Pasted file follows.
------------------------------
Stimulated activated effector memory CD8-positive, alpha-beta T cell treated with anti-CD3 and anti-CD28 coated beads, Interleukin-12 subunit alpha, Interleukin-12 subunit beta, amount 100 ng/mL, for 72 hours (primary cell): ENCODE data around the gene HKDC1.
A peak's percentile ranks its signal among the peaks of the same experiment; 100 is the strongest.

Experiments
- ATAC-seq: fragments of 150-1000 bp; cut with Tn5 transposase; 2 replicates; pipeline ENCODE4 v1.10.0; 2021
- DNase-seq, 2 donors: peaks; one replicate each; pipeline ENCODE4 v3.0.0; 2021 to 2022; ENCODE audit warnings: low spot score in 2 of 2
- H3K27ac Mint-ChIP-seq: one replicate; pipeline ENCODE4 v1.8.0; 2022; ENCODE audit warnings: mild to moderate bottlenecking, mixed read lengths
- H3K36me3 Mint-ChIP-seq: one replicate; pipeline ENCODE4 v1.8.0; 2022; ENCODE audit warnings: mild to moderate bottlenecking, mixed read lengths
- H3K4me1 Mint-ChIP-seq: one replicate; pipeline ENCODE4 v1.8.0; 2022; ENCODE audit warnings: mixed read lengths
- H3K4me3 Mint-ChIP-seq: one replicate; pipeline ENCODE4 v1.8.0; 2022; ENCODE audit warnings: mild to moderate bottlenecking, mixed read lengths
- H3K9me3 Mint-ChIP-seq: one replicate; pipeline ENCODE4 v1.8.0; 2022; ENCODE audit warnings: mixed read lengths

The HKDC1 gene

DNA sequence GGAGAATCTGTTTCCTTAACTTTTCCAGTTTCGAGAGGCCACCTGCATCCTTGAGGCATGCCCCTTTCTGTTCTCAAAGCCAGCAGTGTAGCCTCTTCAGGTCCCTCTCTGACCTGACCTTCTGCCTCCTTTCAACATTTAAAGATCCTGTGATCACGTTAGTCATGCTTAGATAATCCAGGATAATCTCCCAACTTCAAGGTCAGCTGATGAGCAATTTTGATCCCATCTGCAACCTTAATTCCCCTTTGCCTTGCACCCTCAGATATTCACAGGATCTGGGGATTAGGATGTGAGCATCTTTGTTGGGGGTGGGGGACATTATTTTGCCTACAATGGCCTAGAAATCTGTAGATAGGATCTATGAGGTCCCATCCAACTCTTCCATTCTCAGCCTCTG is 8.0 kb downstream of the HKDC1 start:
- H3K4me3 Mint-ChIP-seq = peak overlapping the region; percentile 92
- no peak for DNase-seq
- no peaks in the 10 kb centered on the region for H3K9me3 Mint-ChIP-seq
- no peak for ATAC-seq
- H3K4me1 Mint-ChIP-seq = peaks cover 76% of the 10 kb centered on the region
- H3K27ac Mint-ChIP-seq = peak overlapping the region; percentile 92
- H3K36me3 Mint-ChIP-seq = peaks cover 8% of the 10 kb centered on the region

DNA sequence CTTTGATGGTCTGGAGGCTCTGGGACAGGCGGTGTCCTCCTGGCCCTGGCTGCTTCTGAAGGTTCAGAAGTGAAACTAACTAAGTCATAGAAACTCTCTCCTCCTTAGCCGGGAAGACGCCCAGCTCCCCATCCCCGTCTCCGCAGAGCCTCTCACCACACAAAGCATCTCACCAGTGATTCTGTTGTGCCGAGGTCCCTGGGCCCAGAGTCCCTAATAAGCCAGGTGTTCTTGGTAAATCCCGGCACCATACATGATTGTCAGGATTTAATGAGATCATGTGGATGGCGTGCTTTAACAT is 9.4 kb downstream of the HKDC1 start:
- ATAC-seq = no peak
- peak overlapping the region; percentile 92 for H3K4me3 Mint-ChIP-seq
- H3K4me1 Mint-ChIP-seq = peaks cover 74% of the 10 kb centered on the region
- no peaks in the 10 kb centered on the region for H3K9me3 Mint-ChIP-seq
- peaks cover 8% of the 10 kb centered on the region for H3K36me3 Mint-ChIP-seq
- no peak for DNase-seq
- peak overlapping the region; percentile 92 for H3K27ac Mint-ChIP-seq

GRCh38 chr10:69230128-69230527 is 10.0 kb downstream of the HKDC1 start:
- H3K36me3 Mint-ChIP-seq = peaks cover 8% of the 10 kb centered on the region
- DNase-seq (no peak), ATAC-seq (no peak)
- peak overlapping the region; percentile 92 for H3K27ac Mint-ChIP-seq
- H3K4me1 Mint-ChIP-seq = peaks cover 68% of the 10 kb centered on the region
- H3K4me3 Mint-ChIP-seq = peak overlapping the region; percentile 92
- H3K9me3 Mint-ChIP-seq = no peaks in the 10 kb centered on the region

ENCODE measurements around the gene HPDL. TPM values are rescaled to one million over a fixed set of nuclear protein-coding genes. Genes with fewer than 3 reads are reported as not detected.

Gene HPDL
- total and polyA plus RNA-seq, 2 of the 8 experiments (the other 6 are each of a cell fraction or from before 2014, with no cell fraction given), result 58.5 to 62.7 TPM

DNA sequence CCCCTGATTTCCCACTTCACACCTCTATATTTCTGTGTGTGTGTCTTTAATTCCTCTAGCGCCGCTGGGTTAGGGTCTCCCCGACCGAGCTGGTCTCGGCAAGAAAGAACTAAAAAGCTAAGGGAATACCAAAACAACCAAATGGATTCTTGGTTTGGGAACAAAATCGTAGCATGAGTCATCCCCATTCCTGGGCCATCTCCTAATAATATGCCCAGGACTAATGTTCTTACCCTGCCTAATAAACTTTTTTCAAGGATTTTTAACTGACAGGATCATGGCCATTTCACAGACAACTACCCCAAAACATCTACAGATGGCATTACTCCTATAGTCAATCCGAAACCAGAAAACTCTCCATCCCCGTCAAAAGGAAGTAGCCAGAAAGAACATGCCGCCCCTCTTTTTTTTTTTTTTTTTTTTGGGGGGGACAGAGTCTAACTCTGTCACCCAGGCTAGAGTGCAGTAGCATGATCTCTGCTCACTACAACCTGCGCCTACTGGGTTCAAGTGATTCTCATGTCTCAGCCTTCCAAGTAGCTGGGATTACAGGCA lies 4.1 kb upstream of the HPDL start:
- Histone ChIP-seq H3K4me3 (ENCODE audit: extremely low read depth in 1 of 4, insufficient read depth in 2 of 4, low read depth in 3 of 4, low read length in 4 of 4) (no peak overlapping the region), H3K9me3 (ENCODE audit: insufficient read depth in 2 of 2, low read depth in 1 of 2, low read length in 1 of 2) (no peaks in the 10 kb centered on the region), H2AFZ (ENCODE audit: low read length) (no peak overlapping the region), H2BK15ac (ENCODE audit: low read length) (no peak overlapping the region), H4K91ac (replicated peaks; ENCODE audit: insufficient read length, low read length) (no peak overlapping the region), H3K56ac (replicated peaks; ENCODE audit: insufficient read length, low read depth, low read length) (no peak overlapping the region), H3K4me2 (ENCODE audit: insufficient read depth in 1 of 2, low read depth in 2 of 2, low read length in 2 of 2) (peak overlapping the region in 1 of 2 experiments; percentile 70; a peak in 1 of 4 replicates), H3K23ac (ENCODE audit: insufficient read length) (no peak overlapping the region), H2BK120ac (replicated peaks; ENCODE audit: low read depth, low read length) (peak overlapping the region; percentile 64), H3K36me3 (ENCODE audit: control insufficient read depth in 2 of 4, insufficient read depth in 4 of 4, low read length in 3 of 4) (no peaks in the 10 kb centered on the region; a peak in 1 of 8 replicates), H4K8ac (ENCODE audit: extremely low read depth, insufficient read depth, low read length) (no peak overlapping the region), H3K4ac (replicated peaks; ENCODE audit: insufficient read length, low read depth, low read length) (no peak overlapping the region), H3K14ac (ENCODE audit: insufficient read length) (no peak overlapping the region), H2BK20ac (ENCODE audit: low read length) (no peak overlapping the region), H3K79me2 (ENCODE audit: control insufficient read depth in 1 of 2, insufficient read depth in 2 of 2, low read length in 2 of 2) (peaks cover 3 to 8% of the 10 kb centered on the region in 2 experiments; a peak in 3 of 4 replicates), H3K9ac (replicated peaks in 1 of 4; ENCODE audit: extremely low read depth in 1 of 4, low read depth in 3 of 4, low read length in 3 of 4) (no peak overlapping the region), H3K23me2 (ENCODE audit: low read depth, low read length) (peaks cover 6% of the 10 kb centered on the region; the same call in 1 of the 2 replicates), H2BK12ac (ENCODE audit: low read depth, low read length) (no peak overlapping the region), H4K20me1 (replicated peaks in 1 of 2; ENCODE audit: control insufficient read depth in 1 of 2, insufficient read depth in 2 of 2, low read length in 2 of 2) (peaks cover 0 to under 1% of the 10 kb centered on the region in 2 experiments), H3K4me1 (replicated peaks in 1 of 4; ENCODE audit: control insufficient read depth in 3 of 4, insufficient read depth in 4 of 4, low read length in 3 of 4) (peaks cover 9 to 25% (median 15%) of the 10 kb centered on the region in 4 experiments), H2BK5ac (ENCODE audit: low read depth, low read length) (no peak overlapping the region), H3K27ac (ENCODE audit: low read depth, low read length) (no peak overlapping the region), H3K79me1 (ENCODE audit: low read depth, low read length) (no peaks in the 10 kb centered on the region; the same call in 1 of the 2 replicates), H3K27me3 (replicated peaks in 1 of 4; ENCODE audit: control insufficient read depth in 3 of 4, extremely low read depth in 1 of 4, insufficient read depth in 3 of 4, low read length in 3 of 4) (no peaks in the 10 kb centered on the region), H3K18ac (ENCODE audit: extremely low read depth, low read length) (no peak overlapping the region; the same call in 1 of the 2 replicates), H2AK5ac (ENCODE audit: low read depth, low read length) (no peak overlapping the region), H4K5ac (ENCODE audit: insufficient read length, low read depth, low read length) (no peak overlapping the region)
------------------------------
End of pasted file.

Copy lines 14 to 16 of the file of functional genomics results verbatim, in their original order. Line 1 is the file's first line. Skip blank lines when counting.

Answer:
- no peak for DNase-seq
- no peaks in the 10 kb centered on the region for H3K9me3 Mint-ChIP-seq
- no peak for ATAC-seq